In the last post, I addressed the argument that today’s discussions about portfolio reforms tend to present a false choice between traditional and reform/portfolio districts. This is a reasonable argument in that there are many options in between, and others that are completely different.
Another reason it’s partly a false choice is that the system isn’t all that matters. In our June conference, this topic came up in a video-taped session entitled “Traditional v. Portfolio Districts (and Everything in Between).” The superintendent of Atlanta Public Schools, Meria Carstarphen, objected to the session title. She emphasized that many “traditional” districts are already adopting “reform” principles. This is no doubt true, as I emphasized in my last post. But that doesn’t mean the idea of a traditional school district is no longer relevant. Indeed, the vast majority of school districts in the country have no charter schools, still use zone-based attendance, still have detailed union contracts, and so on.
Carstarphen also argued that “it’s less about the structure and more about serving families and children"--again, the idea is that the system doesn’t really matter. “You just have to have the ability and the will,” she added, implying that it’s more about leadership within a given system.
As the moderator, I pressed this point with some others on the panel. Former New Orleans superintendent Paul Vallas argued that Detroit was also a reform or “portfolio” model but had not generated the same results as New Orleans. He also emphasized the importance of certain specific strategic choices: avoiding the disruption of feeder patterns when turning around schools and replicating successful school models, taking a best practices approach.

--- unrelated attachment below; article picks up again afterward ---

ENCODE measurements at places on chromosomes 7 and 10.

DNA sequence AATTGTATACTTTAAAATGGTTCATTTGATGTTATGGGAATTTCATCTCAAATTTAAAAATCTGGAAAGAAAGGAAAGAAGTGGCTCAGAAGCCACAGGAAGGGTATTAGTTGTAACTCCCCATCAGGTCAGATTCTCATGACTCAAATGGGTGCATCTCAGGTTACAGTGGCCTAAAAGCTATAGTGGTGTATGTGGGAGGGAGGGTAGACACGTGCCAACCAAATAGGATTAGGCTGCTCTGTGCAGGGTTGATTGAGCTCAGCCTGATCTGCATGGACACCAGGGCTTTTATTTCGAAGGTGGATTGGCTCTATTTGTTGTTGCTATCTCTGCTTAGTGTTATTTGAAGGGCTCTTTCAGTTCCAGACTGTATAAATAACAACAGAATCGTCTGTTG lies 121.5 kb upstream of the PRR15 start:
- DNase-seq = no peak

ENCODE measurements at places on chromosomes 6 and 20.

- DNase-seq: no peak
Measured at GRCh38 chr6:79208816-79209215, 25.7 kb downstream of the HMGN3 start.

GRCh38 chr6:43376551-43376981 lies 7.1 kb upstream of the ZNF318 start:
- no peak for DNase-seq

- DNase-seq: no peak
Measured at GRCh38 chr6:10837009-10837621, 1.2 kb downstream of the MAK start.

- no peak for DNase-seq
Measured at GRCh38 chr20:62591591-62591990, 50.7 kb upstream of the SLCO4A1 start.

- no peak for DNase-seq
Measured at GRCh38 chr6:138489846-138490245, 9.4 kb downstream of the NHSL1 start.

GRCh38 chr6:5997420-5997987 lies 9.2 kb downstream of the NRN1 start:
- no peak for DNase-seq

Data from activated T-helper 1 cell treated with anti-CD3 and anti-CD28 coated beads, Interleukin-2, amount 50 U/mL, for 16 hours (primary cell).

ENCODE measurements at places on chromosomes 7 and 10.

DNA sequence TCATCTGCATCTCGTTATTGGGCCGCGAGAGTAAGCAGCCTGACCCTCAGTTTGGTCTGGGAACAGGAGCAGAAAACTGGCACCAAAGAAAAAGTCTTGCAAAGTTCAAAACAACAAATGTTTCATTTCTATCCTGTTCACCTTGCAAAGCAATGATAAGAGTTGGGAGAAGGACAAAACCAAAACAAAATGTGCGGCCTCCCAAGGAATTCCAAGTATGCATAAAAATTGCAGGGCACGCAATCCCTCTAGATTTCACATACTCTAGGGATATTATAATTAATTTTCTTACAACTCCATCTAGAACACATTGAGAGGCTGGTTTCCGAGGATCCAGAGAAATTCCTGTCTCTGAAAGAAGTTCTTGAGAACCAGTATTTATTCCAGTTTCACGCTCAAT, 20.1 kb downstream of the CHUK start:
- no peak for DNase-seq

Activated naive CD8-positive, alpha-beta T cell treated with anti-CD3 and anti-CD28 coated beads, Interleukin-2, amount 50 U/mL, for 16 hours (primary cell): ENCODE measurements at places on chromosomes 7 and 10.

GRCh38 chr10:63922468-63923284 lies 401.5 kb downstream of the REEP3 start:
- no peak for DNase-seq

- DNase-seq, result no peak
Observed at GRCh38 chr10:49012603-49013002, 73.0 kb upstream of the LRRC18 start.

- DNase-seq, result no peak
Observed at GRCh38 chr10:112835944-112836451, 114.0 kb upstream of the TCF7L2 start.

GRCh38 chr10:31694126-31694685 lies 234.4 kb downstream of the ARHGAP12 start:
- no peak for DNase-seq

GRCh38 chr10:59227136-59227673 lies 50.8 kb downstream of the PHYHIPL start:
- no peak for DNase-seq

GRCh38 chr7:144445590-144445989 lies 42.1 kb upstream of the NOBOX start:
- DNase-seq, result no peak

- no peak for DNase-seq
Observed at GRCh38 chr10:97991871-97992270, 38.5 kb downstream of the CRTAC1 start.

So, Carstarphen and Vallas seem to agree that leadership, strategy, and implementation are important. That makes sense given their positions and backgrounds--strong leaders like them are going to talk about how leadership and strategic vision matter.
And they are right, at least as far it goes. Of course, leadership, strategy, and implementation all matter, but the question though is will these three elements be done better in the long run when schools are governed by school boards versus some alternative governance structure?
The answer almost certainly depends on what the “other” system is. Paul Vallas argued that the role of the state should be to transform failing schools, not to continually operate schools. That is, the role of the state in running schools should be temporary--get in and get out.
In New Orleans, the state “gets out” by giving schools autonomy, but it also “stays in” by maintaining control over governance--especially decisions about opening and closing schools. For better or worse, school closure and takeover is much less likely in systems governed by a school board--it rarely happens outside of cases of extreme fiscal distress and based more on political factors than educational effectiveness.
The closure question is also important to the role of charter schools. Charter closure is especially unlikely in places like Detroit where there are strong financial incentives to keep schools open, regardless of performance. This issue of school accountability was also a major factor in the recent policy changes in Ohio, which increased transparency and accountability for charter schools. It’s not often that a teacher’s union and charter advocates can agree on charter reform, but they did in Ohio. If those sides can agree that the system has to change, then clearly the system matters.
The bottom line is that leadership, strategy, implementation, community support, and other factors all matter--but these are substantially determined by the system itself. We shouldn’t wait for heroic school leaders to save the day, especially given that those leaders tend to come and go. Instead, we have to create systems that make it easy to be a hero.
The opinions expressed in Urban Education: Lessons From New Orleans are strictly those of the author(s) and do not reflect the opinions or endorsement of Editorial Projects in Education, or any of its publications.